“it's a great version and you did a great job. In my opinion, for a tune that historically has few dynamics, the energy between you and Sandro [Feliciano on percussion] makes the song. I love the guitar figure and the simplified chords but the vocal and drums give the song urgency and passion. I don't hear that in other versions...”
~ Greg Porée
Waters of March was named the all-time best Brazilian song in 2001. It was a poll conducted by Brazil’s leading daily newspaper, Folha de São Paulo including more than 200 Brazilian journalists, musicians and other artists.
Most recordings of this Jobim classic possess one dynamic. This interpretation is therefore a welcome departure. The central musical idea stems from a harp-like, arpeggiated guitar figure, whereas the simplified harmonic structure puts more focus on the rhythm and vocal that tell the story in a very compelling way. Darrell Diaz’ piano is very sustained, almost string like, and is a nice contrast to the drums and double bass by one of the guest players, Joe Ayoub.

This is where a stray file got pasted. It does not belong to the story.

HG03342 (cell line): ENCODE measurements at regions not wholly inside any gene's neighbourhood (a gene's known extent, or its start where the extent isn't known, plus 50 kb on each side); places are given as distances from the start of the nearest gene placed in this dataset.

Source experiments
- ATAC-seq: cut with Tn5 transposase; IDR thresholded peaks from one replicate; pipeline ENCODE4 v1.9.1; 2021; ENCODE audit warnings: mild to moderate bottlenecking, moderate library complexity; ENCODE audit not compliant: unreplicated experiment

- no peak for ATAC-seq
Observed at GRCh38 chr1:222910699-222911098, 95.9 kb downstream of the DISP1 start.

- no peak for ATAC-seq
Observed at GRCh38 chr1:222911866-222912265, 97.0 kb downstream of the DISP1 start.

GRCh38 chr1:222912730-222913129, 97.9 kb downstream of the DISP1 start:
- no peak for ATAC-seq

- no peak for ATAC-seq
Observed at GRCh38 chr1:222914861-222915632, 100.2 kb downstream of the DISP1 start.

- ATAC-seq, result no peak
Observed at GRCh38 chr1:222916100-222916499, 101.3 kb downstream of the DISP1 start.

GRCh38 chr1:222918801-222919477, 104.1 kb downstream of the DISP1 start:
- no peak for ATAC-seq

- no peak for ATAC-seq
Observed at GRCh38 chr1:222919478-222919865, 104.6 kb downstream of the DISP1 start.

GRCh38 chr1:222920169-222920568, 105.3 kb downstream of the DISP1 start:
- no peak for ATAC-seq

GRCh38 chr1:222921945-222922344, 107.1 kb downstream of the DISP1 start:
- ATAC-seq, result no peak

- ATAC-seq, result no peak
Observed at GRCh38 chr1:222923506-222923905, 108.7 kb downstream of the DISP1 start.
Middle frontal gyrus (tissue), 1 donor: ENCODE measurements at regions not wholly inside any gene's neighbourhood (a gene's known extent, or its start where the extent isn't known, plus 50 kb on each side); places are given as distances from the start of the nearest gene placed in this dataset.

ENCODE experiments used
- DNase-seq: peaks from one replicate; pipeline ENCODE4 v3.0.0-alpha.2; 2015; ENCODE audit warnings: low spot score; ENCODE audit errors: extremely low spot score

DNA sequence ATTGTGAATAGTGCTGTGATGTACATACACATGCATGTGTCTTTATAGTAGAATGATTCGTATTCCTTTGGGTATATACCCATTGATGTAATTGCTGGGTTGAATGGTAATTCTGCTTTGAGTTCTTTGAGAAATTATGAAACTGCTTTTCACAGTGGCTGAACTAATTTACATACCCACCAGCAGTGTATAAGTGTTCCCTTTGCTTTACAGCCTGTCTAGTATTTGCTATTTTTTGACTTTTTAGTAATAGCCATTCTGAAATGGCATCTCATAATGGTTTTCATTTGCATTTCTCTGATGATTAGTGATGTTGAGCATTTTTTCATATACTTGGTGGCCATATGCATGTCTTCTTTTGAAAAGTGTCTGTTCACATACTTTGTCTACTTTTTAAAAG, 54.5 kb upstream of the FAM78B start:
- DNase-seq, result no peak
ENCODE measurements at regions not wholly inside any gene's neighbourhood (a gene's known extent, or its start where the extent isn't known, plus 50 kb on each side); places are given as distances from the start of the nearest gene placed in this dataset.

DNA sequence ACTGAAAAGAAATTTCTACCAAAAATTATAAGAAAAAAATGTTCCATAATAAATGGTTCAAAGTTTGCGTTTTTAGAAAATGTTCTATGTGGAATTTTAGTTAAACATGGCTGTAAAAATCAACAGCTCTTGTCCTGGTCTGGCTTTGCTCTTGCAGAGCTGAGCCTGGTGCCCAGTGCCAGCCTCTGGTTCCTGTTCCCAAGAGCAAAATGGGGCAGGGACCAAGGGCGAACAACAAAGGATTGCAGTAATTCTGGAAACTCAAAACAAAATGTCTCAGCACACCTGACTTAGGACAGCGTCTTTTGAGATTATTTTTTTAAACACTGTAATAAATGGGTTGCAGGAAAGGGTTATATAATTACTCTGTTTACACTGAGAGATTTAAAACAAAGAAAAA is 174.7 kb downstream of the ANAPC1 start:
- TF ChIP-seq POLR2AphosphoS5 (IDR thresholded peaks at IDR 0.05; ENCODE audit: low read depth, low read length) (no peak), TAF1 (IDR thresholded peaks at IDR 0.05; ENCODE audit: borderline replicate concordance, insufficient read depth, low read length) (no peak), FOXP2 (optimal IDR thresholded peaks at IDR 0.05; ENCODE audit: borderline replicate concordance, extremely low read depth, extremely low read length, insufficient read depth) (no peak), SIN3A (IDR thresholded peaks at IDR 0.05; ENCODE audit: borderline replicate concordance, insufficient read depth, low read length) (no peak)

Written by Jobim in the early seventies, Águas de Março was first released in 1972. The song incorporates samba and maracutu influences. He wrote the original lyrics in Portuguese and a second version followed in English.
The London-born artist Frances Livings can be heard on a variety of recordings. Besides music, she has worked as a designer,
has earned a PhD in art history and is the founder of the music production company Moontraxx. Drawing from these different life experiences has made her ability to both craft and tell a story very unique....more